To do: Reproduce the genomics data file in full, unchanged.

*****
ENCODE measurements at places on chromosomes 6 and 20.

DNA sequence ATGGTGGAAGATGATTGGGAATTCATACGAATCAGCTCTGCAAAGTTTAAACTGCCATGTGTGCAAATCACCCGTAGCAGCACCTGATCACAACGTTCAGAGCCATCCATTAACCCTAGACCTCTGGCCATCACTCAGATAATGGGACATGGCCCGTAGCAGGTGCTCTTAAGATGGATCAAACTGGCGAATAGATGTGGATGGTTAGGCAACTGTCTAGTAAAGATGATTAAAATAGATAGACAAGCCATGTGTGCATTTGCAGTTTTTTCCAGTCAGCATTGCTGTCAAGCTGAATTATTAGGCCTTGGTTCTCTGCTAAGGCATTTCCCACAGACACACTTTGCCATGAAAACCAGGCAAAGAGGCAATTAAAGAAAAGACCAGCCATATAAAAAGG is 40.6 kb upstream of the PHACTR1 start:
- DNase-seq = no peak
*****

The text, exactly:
ENCODE measurements at places on chromosomes 6 and 20.

DNA sequence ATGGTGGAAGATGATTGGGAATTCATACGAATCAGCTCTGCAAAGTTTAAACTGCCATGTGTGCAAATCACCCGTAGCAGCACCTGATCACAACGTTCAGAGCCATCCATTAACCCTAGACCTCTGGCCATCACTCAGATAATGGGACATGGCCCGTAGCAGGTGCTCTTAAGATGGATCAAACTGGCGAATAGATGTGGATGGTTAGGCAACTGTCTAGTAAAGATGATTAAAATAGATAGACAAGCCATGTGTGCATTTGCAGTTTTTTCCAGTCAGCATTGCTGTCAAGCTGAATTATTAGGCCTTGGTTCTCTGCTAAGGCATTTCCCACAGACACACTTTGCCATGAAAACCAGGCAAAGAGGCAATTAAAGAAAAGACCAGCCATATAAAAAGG is 40.6 kb upstream of the PHACTR1 start:
- DNase-seq = no peak